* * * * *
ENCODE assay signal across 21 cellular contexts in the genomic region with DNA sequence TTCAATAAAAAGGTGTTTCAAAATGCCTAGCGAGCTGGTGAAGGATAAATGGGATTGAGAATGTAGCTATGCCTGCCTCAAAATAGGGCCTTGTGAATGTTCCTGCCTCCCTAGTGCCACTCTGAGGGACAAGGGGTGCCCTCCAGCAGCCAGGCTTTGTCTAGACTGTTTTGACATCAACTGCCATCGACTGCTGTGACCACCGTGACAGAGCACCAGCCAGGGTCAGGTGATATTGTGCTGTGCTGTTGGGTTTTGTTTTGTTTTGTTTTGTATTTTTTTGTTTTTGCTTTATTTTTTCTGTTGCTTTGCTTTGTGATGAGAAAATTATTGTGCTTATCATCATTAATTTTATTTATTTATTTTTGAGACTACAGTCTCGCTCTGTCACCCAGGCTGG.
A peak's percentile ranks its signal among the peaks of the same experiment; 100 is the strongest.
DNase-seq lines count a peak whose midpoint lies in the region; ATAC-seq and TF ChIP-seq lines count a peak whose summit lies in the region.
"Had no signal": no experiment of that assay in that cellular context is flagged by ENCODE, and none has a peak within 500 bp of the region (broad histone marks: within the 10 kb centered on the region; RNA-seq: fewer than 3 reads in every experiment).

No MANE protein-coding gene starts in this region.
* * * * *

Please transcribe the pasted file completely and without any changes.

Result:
ENCODE assay signal across 21 cellular contexts in the genomic region with DNA sequence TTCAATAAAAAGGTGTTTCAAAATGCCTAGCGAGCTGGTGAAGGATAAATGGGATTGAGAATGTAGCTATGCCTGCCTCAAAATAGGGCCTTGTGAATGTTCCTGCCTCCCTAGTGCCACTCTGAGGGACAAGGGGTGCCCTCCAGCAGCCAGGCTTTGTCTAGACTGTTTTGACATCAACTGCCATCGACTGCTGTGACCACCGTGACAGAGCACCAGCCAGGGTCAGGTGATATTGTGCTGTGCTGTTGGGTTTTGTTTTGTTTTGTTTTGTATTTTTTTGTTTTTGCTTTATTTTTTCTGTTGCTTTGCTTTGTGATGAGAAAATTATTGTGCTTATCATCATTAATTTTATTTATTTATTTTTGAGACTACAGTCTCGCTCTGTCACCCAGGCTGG.
A peak's percentile ranks its signal among the peaks of the same experiment; 100 is the strongest.
DNase-seq lines count a peak whose midpoint lies in the region; ATAC-seq and TF ChIP-seq lines count a peak whose summit lies in the region.
"Had no signal": no experiment of that assay in that cellular context is flagged by ENCODE, and none has a peak within 500 bp of the region (broad histone marks: within the 10 kb centered on the region; RNA-seq: fewer than 3 reads in every experiment).

No MANE protein-coding gene starts in this region.